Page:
Northwestern University-City Committee discusses building and zoning issues

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Daily file photo by Noah Frick-Alofs

Ald. Judy Fiske (1st). Fiske requested that Northwestern look into restoring the parkways by the former location of the Roycemore School.

Jackson Miller, Reporter

The Northwestern University-City Committee proposed solutions to several building and zoning issues at Tuesday’s meeting.

The committee – comprised of Ald. Judy Fiske (1st), two Northwestern representatives and two community representatives – briefly discussed a number of issues during their meeting, including parkways near the former location of the Roycemore School and the basketball courts near Northwestern’s Foster-Walker Complex. Northwestern’s representatives did not commit to addressing any particular issues, citing a current lack of available capital.

Community representative Mimi Muller Roeder and Fiske brought up multiple noise complaints from the previous summer describing boisterous, late-night basketball games held at the Foster-Walker courts.

Muller Roeder suggested the university “re-orient” the courts, changing them to half-courts to encourage smaller-scale games. She stressed this would be a low-cost option since it would mainly entail the curtailment of existing property.

“It just gets to be a really rough, loud game,” Muller Roeder said.

Community representative David Schoenfeld also suggested installing foliage to help reduce noise. Fiske said Schoenfeld’s idea may discourage community members from viewing the area as open to public use.

The Northwestern representatives questioned whether the basketball players were Northwestern students. Fiske said she only had the complaints to go on, but would invite the complainants to the next meeting.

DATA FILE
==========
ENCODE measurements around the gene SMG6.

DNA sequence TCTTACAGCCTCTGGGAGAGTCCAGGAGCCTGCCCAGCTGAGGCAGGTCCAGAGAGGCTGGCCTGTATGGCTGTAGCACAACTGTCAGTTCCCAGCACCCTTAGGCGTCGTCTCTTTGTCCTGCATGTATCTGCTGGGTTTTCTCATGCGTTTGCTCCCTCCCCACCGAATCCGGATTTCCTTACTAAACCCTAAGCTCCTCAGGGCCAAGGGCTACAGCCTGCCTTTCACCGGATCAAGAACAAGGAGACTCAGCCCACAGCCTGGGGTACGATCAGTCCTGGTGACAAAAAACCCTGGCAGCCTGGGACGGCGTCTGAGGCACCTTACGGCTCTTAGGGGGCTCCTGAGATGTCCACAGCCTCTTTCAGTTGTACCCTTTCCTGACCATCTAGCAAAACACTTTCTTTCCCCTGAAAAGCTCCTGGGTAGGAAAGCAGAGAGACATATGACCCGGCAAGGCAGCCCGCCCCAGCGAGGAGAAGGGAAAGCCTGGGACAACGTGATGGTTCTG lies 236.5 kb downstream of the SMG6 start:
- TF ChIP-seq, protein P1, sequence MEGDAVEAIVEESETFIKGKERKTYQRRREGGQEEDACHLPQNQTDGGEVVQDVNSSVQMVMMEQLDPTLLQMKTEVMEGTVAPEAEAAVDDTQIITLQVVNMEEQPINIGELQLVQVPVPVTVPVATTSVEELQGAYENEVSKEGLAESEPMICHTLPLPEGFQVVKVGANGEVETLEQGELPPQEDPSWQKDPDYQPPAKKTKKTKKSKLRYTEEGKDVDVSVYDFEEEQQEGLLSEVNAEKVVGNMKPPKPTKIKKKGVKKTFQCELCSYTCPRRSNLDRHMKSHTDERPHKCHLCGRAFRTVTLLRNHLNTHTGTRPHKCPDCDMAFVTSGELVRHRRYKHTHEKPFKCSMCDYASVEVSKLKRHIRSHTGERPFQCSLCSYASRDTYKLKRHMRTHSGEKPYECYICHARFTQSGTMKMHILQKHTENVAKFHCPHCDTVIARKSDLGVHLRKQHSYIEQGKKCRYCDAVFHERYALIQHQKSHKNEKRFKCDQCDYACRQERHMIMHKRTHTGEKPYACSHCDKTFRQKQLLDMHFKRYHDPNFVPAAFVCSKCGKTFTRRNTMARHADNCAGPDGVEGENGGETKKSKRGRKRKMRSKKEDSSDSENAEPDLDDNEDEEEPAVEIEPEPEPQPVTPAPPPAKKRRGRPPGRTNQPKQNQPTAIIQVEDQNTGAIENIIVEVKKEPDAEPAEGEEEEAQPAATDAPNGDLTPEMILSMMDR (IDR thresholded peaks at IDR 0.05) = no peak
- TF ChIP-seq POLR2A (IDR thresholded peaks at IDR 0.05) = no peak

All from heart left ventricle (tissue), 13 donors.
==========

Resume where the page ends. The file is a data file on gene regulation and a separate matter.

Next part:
Craig Johnson, the University’s senior vice president for business and finance, said the plans proposed are not currently part of the school’s financial plan.

The area had been disrupted previously when Roycemore occupied the area and created cutouts in the roadway so that school busses could more easily load and unload students. Northwestern owns the land Roycemore formerly operated on, but not the building itself.

“We keep it up. We cut the grass,” Johnson said, eliciting a round of laughter from the committee.

Fiske requested that the University look into restoring the parkways. However, she did acknowledge that the roads are city property, and Johnson asked in turn whether the city had capital to spare on the project.

Alex Darragh, NU’s vice president for facilities, said the University recently enhanced the landscaping surrounding the former school building.

Referring to Northwestern’s broader budgetary constraints, Darragh said the University is focused on “life safety,” citing maintaining regulatory compliance as well as utilities such as heating, water and electricity. The University is cutting back on some auxiliary expenses, he said, mentioning reduced frequency of window washing.

Though the Northwestern representatives did not commit to any renovation projects Tuesday night, Schoenfeld expressed appreciation for the committee.

“At it’s best, this committee has been a really good forum for conveying concerns of the residents about everything that’s going on in the area,” said Schoenfeld. ”The Northwestern folks have been good about being interested in hearing the thoughts of the folks who are their neighbors.”

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